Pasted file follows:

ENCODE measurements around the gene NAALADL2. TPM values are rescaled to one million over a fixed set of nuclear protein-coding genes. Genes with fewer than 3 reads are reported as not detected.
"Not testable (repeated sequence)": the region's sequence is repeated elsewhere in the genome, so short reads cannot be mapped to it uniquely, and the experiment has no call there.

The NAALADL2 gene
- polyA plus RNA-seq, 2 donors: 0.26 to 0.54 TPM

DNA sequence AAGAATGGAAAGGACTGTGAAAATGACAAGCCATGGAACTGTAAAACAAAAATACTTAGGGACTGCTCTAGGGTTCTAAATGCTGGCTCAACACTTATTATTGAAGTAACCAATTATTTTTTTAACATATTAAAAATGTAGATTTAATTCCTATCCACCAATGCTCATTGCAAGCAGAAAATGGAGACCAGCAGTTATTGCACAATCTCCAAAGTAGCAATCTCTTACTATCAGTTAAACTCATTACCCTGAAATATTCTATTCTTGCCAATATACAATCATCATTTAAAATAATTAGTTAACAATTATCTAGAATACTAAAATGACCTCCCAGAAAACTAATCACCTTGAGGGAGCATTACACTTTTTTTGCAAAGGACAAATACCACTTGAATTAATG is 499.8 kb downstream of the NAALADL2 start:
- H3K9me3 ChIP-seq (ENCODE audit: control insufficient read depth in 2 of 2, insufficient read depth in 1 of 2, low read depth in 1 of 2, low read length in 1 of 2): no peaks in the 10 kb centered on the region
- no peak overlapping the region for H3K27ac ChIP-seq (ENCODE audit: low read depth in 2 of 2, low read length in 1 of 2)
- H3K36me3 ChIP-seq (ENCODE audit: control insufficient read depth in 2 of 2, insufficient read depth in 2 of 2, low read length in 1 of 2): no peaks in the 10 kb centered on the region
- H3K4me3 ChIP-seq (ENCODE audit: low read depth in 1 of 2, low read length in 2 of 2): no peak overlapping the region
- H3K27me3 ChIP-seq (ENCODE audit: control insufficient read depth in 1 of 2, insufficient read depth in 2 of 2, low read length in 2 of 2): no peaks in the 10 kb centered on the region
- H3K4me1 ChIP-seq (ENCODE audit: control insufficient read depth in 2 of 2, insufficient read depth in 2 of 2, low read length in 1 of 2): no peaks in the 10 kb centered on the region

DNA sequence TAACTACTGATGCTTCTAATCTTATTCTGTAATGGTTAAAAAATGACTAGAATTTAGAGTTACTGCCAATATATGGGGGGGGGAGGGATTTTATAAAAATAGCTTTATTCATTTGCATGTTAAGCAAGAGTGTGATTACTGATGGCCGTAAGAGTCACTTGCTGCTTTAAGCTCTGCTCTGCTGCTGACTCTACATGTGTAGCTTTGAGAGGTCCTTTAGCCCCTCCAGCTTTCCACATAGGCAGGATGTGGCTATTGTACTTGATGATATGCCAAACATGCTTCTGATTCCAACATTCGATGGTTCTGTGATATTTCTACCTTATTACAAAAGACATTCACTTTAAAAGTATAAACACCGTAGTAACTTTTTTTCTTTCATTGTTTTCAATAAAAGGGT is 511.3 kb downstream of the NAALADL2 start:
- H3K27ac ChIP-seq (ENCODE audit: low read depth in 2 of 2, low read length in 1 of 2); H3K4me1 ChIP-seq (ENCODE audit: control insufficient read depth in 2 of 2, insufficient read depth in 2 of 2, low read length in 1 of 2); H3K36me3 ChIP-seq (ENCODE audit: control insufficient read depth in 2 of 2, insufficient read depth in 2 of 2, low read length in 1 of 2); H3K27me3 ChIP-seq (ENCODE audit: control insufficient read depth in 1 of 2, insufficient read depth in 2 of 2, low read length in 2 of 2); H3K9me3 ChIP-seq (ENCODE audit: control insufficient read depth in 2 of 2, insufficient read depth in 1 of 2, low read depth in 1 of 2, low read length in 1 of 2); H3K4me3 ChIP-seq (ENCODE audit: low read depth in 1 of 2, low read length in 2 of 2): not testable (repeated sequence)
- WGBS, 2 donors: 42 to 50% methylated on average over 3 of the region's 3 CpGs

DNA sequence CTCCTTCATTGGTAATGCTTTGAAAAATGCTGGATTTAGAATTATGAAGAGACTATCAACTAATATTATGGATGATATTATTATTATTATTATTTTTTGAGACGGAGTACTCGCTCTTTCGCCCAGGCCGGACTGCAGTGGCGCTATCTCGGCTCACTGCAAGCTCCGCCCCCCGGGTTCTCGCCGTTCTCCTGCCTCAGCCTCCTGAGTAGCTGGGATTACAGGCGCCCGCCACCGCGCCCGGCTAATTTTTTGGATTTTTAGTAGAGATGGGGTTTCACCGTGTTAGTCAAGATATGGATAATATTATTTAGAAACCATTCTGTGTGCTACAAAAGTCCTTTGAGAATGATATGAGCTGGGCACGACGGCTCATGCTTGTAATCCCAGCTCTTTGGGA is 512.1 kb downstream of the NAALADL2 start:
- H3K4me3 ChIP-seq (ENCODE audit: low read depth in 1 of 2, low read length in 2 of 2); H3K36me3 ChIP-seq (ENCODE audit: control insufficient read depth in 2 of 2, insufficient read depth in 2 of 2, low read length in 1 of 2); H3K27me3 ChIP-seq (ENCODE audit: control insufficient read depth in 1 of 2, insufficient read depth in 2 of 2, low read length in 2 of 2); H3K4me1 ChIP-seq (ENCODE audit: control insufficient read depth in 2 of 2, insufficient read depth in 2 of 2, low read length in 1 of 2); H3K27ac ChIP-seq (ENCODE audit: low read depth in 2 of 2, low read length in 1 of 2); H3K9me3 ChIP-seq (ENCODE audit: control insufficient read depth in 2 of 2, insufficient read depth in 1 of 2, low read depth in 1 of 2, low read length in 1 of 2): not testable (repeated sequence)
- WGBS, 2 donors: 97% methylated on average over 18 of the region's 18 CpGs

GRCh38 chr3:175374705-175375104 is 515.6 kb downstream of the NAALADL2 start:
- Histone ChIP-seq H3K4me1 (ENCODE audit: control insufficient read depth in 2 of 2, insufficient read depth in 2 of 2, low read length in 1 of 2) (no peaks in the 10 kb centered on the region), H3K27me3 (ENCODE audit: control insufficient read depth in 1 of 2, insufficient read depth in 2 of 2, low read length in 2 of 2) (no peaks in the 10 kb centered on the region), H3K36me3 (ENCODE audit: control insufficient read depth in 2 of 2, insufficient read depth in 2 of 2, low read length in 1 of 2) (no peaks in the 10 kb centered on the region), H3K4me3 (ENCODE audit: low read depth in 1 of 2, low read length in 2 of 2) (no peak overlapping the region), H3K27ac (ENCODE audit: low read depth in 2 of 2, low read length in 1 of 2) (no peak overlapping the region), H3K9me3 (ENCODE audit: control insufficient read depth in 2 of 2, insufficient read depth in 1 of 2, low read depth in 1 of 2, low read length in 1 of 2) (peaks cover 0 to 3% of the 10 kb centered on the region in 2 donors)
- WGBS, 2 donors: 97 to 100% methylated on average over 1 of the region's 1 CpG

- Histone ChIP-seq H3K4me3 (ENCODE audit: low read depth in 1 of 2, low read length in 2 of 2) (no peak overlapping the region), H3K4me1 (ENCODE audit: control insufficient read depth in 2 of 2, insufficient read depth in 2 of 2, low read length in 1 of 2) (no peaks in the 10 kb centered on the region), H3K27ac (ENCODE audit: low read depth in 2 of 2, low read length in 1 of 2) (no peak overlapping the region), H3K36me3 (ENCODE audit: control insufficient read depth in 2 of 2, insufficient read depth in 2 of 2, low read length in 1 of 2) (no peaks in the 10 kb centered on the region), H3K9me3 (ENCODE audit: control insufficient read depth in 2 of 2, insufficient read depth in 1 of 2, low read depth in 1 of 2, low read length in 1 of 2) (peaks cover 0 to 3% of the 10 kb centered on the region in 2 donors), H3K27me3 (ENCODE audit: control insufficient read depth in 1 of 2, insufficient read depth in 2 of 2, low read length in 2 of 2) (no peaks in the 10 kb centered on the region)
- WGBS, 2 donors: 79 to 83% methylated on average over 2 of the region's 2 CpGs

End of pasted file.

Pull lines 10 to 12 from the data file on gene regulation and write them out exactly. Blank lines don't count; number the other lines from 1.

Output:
- H3K27me3 ChIP-seq (ENCODE audit: control insufficient read depth in 1 of 2, insufficient read depth in 2 of 2, low read length in 2 of 2): no peaks in the 10 kb centered on the region
- H3K4me1 ChIP-seq (ENCODE audit: control insufficient read depth in 2 of 2, insufficient read depth in 2 of 2, low read length in 1 of 2): no peaks in the 10 kb centered on the region

DNA sequence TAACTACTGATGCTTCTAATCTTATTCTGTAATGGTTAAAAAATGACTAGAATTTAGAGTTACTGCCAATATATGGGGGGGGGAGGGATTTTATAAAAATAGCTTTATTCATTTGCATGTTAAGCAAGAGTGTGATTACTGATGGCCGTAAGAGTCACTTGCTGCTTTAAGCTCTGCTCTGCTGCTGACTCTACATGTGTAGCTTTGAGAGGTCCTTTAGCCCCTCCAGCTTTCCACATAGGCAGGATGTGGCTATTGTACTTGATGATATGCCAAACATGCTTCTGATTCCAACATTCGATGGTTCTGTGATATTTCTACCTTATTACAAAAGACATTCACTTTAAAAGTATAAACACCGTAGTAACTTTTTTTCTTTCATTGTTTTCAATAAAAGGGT is 511.3 kb downstream of the NAALADL2 start: